Roots and Shoots: Native Plants from Past to Present

By Pamela Doan

To people who don’t know a lot about plants, I seem to know a lot about plants. I have big holes in my self-sought education, however, and identifying plants is one such area. I just want someone to tell me. That’s my preferred method. But there’s not always someone around who knows.

My phone apps fail me. Mugwort is not cannabis, iPhone. I take cuttings and use reference guides. I’ve taken an online course that was challenging because it was online and I went to college initially before the internet was a thing. I’ve read Botany for Gardeners yet still must ponder opposite, basal and alternate-leaf patterns.

Jane Colden

I was inspired by a visit to Boscobel to try drawing. When I stopped by to talk with Executive Director Jennifer Carlquist about their revisions of the rose garden, she mentioned they had used the plant lists of Jane Colden as reference. Colden (1722-1766), known as America’s first female botanist, carefully illustrated a catalogue of plants on her family’s 3,000-acre estate near Newburgh during an exciting time in botany. By the time of her death, she had completed 340 ink outlines.

The Dyckman mansion at Boscobel would have had many of the same plants Colden catalogued at its original location in Montrose. With the help of a team of researchers and consultants, Boscobel was able to work on a new landscape plan for the difficult-to-maintain and historically inaccurate rose garden. “The plans merge history, design, culture and climate,” Carlquist said. “The roses needed constant spraying and upkeep.”

Colden’s manuscript and historical documents about landscapes at other significant homes from the late 18th and early 19th century gave the team a working list of plants. While the current reinvention is temporary while fundraising and other renovations happen at Boscobel, the plantings are pollinator-friendly and more resilient to the extreme weather brought on by climate change.

In 1755, while Colden was sketching the plants on her family’s estate, she corresponded with John Bartram, a Philadelphia gardener who had created the most varied collection of North American plants of the time; Carolus Linnaeus, a Swedish botanist who created the common Linnaean system for plant taxonomy; and Johan Frederik Gronovius, a Dutch naturalist who published Flora Virginica in 1743. She exchanged seeds and cuttings for identification in the beginnings of the field of study.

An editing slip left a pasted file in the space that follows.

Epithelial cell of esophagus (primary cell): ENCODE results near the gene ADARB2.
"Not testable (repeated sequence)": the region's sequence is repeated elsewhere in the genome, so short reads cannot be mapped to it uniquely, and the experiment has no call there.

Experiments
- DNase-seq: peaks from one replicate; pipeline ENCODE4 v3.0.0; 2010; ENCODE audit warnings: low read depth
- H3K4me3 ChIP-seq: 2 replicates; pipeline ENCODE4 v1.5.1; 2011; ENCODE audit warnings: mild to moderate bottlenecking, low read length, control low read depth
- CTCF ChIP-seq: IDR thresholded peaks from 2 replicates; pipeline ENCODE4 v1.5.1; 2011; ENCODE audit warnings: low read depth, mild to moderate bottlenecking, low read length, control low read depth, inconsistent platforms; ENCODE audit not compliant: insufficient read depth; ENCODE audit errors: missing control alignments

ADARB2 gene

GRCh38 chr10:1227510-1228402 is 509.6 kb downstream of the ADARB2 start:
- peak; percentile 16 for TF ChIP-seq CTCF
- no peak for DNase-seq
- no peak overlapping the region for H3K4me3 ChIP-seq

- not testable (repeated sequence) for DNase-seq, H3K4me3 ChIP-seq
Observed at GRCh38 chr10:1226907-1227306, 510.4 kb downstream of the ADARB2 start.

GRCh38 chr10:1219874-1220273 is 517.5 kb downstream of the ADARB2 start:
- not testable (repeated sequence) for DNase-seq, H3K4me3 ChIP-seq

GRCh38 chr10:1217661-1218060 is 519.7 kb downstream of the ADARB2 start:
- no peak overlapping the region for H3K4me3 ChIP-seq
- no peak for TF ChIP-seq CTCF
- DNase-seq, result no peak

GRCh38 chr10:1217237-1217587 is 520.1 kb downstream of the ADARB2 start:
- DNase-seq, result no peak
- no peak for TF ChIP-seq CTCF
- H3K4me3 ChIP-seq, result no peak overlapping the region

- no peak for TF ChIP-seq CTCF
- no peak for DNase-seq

It was an exciting time for plant lovers. When Linnaeus published Species Plantarum in 1753, it included more than 700 North American species and 70 that were new to science. Some were contributed by Colden.

In the Botanic Manuscript of Jane Colden 1724-1766, published by the Garden Club of Orange and Dutchess Counties, I found many of the native plants that I and many other gardeners are trying to bring back to the landscape. Some of my favorites — turtlehead (Chelone glabra), cardinal flower (Lobelia cardinalis), coneflower (Rudbeckia triloba), butterflyweed (Asclepias tuberosa) and vervain (Verbena hastate) — are carefully drawn and described.

Colden’s observations reveal both her status and connection to the plants. Her notes on snakeroot (Aristolochia serpentaria) read, “This S’eneca Snake Root is much used by some physicians in America, principally in Long Island, in the Pleurisy, especially when it inclines to Perip neumony, they give it either in powder or decoction. The usual dose of the powder is 30 grains.”

Snakeroot extract is still sold as an herbal remedy but the plant is considered to be endangered and possibly extinct in our area. It’s out of fashion for landscaping, lost to development and out-competed by invasive species. But as a host plant for the pipevine swallowtail butterfly, it’s worth planting and conserving in your yard.

Boscobel’s interim planting includes yarrow (Achillea), vervain (Verbena hastate), eveline speedwell (Veronica spicata), and summersweet (Clethra alnifolia), among others. All are easy to cultivate and maintain, will bloom during their busiest summer season, and will ease the transition for visitors who will miss the rose garden. “We want to highlight what our ancestors knew about the connection between sustainability and history,” Carlquist explained.

When people were concerned about colonial tensions and raising their own food, tending roses wouldn’t have been a high priority. Again, it seems like so much has changed, but not much and listening to messages from history makes sense.

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